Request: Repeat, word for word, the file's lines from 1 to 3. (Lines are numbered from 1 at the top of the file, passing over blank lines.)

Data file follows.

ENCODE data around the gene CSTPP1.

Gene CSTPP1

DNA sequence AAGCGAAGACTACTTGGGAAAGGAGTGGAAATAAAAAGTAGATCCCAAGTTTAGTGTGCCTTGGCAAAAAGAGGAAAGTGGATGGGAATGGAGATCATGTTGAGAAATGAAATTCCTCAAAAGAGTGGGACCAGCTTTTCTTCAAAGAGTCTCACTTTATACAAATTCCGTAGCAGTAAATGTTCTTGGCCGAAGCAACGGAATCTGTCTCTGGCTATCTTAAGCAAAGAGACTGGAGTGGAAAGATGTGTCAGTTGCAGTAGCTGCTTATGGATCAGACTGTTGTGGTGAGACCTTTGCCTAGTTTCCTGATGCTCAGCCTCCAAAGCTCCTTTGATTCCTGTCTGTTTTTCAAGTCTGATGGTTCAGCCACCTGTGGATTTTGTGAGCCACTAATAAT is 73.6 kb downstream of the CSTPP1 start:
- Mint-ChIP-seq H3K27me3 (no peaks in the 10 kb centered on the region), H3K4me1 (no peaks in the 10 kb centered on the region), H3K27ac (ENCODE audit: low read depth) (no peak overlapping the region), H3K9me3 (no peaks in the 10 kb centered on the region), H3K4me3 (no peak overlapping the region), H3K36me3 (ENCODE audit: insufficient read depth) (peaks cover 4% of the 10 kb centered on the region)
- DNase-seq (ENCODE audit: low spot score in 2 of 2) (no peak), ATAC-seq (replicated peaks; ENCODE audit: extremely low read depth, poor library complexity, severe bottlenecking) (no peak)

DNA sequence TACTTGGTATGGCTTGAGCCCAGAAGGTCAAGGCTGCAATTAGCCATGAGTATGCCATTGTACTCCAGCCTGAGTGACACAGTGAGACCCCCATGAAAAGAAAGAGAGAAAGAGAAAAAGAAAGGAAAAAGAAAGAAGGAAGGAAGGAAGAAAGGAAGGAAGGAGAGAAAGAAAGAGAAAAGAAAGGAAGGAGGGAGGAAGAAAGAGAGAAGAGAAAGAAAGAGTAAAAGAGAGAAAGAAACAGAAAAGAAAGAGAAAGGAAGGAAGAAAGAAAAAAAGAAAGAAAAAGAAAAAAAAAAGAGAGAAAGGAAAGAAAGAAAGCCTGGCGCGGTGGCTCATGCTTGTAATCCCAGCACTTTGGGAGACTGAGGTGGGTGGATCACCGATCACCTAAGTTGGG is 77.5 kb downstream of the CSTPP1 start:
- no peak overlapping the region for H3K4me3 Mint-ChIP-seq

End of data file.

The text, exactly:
ENCODE data around the gene CSTPP1.

Gene CSTPP1

DNA sequence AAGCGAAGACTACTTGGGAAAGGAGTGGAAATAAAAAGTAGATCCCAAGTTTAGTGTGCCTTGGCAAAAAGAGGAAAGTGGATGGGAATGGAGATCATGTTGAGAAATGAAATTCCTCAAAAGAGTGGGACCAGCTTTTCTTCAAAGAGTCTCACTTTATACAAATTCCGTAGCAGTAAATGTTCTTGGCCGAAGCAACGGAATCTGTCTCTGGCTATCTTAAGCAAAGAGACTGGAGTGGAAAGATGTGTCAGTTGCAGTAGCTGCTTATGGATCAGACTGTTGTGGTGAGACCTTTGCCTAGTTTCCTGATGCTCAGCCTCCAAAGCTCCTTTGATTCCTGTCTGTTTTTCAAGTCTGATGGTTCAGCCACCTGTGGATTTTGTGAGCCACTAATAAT is 73.6 kb downstream of the CSTPP1 start: